Recently I had the privilege to speak to over one hundred originators and reverse mortgage professionals about the new excitement over the Fixed Rate HECM. My goal was to take a second look at how and why we make certain product recommendations to our customers.
While loan volume has been increasing in recent months, overall we are considerably down from last year. The reasons abound, but chalk it up mostly to last October’s 10% Principal Limit Factor cut and falling home values. We are scratching for every dollar we can find in many cases just to get the customer qualified paying off existing liens. Enter the new “profit-sharing” of lenders eliminating service fees, loan origination and even paying in some cases the FHA MIP insurance!
At first glance this is good news; a great opportunity to overcome the “too-expensive” objection of many while helping some qualify. Business should see some uptick in volume. Sounds good and it is.
But are we giving our clients the full picture when it comes to which HECM program they choose: Fixed or Adjustable? I mean, is it really worth it for the client to save $10,000 or more in upfront costs if they have a low mortgage payoff or don’t have immediate need or plans for the cash proceeds? The old saying “walking over a dollar to pick up a dime” comes to mind.
Why? It comes down to the question of suitability and quite frankly liability. Now no one likes the “L” word in lending…meaning “liability”, but truth be told we are being held to ever increasing standards of conduct and suitability. Could selling a customer a fixed rate with lower upfront costs come back to haunt you (or their heirs) if they really didn’t need a lump sum distribution? Absolutely. The amortization, although at a fixed rate is impressive to say the least. What if that same customer with an adjustable rate loan kept most of the money off the balance sheet in the Line of Credit? Even with ridiculous interest rates (a possibility) they would be miles ahead in equity preservation and even better have access to more cash in the growing Line of Credit.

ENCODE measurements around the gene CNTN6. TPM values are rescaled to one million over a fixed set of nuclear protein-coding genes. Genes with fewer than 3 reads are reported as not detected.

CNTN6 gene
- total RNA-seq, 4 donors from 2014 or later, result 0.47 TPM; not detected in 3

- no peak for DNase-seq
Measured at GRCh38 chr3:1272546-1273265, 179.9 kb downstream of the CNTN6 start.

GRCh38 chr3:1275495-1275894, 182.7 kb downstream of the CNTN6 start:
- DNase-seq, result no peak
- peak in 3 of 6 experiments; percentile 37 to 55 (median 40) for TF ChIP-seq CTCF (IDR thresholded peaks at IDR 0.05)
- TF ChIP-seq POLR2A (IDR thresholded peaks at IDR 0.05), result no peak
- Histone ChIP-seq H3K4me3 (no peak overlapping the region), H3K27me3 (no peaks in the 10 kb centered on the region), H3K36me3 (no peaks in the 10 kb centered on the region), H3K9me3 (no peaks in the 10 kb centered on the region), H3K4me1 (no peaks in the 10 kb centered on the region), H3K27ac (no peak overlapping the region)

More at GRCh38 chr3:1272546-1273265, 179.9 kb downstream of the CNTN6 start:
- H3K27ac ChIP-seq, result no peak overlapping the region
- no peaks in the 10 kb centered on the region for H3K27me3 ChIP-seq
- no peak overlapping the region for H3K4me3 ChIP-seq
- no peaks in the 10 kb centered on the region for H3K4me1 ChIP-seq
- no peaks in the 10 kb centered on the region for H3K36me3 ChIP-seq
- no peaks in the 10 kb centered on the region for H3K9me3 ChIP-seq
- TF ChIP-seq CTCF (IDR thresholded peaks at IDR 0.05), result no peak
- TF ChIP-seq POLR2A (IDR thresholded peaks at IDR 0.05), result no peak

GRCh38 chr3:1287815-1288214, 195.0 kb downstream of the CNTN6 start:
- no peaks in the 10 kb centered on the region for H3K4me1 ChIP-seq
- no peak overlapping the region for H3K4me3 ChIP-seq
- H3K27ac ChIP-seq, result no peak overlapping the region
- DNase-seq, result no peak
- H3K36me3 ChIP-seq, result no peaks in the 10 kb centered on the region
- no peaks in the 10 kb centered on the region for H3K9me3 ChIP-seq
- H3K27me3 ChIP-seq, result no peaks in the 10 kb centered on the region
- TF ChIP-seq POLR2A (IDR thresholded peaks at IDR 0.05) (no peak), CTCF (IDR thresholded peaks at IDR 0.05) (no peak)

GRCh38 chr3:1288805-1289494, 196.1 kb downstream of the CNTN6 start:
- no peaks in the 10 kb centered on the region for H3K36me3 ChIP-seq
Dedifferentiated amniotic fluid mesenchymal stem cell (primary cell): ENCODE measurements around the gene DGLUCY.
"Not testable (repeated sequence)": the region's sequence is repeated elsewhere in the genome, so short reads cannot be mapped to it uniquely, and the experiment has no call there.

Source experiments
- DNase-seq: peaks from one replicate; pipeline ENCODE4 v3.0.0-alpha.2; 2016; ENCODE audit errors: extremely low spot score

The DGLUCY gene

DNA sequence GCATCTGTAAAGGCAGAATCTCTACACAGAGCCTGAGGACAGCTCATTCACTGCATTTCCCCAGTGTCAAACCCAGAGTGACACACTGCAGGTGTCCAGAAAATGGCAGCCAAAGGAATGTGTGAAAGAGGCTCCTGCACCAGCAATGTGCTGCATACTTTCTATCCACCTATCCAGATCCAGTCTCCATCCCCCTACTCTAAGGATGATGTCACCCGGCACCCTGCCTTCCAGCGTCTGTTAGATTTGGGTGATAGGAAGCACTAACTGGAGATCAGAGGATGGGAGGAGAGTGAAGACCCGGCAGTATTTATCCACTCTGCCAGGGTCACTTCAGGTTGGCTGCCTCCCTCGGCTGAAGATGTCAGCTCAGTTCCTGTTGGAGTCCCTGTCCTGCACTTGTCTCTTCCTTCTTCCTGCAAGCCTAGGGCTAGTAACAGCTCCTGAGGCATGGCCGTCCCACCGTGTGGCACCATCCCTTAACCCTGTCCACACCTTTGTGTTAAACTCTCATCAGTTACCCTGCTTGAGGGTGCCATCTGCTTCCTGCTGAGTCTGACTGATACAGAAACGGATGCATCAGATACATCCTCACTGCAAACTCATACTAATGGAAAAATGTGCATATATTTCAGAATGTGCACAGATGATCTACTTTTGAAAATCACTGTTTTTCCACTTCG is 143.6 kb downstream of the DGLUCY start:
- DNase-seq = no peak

Now comes the question of YSP. Let me be clear, I am not against YSP. It is needed for many institutions to operate at a profit modest though it may be. However, what if your loans are examined later and it is found the vast majority are Fixed Rate HECMs with generous YSP payouts to you? It could pose a problem.
Thus the need for us as reverse mortgage professionals to fully appreciate the effects of negative amortization, leverage, managing equity consumption and ultimately which product better meets the needsof our customer in the long term. I would recommend documenting why a customer is choosing a particular loan and the circumstances. Keep it on file. Also a suitability worksheet may be a great way to train and standardize your staff’s approach to product choice.
At some point the elimination of fixed rate fees will pass, but it is a great opportunity for us to examine (fees or not) our process, suitability and commitment to our customers to provide the best information and education about product choice.
VP of Product Development at Reverse Fortunes.